The current version of GovIntranet uses the classic editor for custom post types such as news and events. This will be withdrawn from support in future versions of WordPress. So we’re making plans to be ready for the block editor interface.
To fully move to the block editor we need to make some changes within the theme to allow the GovIntranet custom post types to work with the editor. And in moving to the block editor, there is more to think about than just making the custom post types compatible.
Default options in the editing interface will allow editors to choose their own font colours and sizes. This is very frightening. It could lead to all sorts of accessibility and branding problems. Although the block editor interface does highlight problems with colour contrast, we’ve all dealt with publishers who like to add their own creative touch.
My heading is soooo dope! 🦄
At Agento Digital, our first thoughts were to find a way to restrict all this flexibility. Welcome to a brand new way of editing your content, but we don’t want you to be able to use all the new features.
But we are also getting requests from clients to be able to do more fancy things on the intranet in terms of visual display and features. Having to create new templates and functionality for each new request is time consuming and costly. Allowing publishers to build their own page layouts with automated functionality would make things easier.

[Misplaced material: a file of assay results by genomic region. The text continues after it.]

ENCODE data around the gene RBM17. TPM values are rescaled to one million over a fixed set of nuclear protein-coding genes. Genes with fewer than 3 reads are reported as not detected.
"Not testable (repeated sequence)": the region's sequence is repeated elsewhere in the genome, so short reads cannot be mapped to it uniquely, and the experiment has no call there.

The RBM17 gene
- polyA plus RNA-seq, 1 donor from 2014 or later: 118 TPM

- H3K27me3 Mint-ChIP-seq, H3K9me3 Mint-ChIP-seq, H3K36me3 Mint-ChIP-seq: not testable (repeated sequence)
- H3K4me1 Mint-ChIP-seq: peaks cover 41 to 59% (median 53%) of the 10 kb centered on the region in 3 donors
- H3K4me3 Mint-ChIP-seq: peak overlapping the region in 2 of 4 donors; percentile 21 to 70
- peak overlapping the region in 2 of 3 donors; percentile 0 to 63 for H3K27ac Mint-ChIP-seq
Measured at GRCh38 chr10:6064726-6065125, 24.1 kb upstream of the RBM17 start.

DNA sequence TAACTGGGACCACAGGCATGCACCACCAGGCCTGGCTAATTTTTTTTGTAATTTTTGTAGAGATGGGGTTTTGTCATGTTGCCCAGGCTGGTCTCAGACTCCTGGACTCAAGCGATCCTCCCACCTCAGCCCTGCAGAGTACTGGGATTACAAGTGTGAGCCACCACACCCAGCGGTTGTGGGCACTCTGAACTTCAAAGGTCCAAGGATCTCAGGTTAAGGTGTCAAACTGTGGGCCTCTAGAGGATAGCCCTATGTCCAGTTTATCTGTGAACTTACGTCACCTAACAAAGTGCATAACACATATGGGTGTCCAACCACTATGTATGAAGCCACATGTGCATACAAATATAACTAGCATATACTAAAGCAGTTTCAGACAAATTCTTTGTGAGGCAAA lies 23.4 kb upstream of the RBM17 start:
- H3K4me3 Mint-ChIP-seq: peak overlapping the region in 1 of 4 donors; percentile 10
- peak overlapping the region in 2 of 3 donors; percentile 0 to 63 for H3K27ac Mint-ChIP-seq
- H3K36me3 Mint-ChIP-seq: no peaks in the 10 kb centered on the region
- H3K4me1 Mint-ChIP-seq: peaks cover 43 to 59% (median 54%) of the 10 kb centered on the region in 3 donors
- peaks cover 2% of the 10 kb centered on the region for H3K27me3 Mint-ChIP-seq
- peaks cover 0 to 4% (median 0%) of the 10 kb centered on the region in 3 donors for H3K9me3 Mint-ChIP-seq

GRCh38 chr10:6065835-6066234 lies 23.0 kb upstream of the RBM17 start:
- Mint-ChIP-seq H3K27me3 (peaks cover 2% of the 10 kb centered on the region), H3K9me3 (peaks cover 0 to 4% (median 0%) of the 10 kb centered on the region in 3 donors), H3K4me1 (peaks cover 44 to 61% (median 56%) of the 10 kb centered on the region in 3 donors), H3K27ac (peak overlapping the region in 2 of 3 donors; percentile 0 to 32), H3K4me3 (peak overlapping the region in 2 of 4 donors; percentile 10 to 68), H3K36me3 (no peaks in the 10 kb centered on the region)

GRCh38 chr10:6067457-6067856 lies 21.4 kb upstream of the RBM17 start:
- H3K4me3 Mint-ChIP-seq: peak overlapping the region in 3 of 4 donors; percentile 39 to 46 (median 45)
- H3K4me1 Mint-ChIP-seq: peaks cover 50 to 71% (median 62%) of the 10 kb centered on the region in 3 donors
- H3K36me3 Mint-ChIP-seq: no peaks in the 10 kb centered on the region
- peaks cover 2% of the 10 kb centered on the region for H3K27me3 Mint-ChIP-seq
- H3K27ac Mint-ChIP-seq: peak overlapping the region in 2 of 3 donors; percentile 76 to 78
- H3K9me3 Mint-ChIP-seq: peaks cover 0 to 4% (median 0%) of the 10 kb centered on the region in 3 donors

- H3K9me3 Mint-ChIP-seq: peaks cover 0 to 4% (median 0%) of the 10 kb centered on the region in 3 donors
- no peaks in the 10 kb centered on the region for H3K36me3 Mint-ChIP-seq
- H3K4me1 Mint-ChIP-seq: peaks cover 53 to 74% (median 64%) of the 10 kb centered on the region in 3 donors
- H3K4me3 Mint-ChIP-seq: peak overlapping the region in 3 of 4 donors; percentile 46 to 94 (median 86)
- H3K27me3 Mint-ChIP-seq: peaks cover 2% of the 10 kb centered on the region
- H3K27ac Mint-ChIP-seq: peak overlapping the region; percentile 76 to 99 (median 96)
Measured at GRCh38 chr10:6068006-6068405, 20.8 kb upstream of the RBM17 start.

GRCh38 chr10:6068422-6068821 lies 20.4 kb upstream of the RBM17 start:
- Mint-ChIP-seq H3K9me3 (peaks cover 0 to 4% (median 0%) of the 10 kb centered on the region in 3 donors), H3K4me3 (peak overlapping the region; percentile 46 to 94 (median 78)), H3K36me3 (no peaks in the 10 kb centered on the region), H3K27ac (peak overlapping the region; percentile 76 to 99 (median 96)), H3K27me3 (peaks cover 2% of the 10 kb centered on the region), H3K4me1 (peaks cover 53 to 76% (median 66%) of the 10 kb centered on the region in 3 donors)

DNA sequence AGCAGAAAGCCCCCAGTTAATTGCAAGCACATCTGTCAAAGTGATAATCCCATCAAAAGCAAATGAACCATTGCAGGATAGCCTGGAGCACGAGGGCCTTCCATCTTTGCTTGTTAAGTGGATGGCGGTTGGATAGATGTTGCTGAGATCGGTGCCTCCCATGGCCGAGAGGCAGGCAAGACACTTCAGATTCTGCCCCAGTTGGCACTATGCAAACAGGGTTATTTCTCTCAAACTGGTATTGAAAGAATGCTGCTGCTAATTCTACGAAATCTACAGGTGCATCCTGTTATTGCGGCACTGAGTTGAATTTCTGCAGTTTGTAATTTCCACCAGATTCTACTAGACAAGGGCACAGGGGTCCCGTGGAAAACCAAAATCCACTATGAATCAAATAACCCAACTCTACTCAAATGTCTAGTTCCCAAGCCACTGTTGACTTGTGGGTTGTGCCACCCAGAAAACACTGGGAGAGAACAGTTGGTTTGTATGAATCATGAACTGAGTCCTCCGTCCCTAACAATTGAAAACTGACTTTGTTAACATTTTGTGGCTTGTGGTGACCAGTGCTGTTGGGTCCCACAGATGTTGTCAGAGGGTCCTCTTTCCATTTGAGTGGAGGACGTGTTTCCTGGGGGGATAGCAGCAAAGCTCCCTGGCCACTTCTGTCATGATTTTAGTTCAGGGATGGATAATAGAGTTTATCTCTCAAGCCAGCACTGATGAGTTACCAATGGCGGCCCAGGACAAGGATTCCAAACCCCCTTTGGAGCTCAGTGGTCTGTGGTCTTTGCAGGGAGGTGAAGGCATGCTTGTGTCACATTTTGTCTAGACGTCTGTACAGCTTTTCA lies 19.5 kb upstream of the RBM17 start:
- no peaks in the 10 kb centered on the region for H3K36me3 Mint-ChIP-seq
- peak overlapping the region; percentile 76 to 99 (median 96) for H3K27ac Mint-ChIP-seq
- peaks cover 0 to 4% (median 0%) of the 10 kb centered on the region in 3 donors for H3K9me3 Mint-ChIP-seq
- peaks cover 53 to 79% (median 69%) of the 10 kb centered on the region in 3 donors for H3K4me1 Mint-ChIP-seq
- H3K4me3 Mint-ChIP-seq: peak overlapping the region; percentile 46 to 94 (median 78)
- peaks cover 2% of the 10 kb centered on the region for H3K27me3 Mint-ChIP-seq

It’s a balancing act, trying to maintain good quality, accessible and branded content, while allowing editors the freedom and creativity to go beyond the default template layouts and styles.
We’re working with our supported users to develop the next major version of GovIntranet. We’ve started by looking at blocks. Thinking about what we can do with the default set of blocks available in WordPress. And developing our own ‘Govintra blocks’ for use specifically with the theme.
We’re converting some GovIntranet widgets and shortcodes, making them available as blocks. The move from shortcodes to blocks will have a great impact on the editing experience, being able to see and control blocks of content instead of having to know the right codes to use with the shortcode. Theme widgets, such as the feature news widget, currently only possible to place in widget areas, will be available for use within any page or post content.
Third-party plugins have already made the move to blocks. GravityForms and Relevanssi work with the block editor, and we look forward to seeing more block elements as developers update their plugins.
We’ve decided to ditch the intranet homepage template, in favour of allowing users to design their own homepage layout, using blocks for layout such as columns and full-width horizontal bands, and blocks for automated content such as a categorised news feed, events listing or blog posts. In addition to the original theme widgets, we are developing more block options, such as a news grid block, showing horizontal cards.
Using page templates, it was previously only sensible to have one page using the homepage template, since any other page using the homepage template would look exactly the same. The new approach to using blocks will also allow other hub pages or departmental homepages to be built.
The move to the block editor will require retraining publishers. The new editing interface is very different to the classic editor. It has taken me three years to make the move! Having put on some presentation sessions for clients to show what we’re developing, I can see that some people are anxious about having to learn a new tool, while others are excited about the new possibilities. It’s a jump that we all need to make. Personally, I’m looking forward to seeing what the intranet publishers do with the new block editor.